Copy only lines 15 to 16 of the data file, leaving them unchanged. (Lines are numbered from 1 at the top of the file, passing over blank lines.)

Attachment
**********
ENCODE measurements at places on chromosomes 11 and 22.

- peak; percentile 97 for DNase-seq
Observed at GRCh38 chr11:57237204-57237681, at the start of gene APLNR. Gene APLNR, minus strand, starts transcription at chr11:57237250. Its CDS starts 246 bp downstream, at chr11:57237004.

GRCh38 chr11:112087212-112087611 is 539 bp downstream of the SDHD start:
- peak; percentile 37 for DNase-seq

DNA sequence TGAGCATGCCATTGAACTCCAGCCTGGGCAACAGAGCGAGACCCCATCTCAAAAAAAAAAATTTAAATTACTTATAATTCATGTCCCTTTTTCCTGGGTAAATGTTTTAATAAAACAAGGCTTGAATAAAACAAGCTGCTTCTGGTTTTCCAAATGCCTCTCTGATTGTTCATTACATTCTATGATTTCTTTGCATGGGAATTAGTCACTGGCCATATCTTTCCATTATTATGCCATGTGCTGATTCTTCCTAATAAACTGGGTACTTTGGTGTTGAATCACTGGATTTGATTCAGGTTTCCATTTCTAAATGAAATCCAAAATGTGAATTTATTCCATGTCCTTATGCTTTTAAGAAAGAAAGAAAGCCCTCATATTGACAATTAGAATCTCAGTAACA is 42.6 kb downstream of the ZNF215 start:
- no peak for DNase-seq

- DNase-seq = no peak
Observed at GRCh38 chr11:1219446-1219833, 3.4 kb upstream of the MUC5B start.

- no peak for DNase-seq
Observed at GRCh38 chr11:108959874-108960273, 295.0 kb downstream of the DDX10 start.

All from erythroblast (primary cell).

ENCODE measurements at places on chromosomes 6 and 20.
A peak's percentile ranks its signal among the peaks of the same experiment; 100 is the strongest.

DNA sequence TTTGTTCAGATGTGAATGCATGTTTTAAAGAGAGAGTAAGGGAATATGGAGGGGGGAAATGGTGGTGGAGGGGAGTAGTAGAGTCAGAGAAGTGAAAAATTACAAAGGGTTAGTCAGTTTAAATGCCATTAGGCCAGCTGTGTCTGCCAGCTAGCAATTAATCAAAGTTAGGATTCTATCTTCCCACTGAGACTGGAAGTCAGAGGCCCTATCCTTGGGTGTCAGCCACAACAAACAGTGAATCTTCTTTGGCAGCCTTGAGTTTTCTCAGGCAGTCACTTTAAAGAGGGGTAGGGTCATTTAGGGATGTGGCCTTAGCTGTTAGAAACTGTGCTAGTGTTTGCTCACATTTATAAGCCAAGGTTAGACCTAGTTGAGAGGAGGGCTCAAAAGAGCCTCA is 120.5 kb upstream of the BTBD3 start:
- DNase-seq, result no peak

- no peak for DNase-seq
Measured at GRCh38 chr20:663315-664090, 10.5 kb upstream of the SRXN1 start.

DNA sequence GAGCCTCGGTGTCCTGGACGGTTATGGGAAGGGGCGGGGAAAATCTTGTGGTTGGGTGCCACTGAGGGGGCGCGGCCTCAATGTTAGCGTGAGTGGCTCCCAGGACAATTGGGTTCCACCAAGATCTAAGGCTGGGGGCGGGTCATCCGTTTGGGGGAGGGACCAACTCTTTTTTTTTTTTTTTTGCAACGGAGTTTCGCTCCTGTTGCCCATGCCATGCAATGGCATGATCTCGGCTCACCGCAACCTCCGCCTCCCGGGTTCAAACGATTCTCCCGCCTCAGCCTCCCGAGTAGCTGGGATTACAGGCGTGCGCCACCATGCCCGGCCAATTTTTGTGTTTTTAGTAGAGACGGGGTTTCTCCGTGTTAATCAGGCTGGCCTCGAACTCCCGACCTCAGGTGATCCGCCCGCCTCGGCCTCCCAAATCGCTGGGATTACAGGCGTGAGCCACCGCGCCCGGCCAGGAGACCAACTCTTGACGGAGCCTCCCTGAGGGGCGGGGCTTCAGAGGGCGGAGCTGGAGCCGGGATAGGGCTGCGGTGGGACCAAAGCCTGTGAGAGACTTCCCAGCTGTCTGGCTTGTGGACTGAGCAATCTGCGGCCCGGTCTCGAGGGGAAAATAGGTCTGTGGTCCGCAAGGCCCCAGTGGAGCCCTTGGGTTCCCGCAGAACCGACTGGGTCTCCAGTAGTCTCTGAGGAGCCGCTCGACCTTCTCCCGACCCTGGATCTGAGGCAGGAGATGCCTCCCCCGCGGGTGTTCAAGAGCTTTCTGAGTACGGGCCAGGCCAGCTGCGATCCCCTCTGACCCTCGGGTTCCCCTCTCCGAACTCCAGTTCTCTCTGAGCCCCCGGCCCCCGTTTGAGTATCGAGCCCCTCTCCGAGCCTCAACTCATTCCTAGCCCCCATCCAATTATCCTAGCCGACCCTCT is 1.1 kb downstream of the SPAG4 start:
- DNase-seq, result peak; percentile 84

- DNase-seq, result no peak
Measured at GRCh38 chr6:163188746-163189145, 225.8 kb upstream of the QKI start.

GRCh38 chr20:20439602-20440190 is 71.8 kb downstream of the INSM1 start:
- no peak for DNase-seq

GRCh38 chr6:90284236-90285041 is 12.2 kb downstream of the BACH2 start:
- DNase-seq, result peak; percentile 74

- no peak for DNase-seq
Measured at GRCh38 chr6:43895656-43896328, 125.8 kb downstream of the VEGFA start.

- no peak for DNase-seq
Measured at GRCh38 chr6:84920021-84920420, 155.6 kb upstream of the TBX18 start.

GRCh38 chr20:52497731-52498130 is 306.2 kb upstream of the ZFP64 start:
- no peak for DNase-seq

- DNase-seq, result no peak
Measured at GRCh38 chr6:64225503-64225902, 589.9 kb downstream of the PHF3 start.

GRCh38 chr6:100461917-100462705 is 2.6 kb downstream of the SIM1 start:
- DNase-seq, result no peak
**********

DNA sequence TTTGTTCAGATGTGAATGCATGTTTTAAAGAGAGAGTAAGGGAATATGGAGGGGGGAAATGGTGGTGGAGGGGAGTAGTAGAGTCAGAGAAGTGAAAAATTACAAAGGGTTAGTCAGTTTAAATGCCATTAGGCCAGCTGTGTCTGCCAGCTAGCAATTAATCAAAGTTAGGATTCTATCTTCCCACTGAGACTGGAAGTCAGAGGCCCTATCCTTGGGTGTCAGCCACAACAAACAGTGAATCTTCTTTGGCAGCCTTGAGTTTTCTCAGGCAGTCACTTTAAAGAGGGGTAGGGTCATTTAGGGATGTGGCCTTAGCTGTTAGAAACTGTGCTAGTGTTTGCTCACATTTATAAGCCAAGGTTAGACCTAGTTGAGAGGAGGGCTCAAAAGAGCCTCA is 120.5 kb upstream of the BTBD3 start:
- DNase-seq, result no peak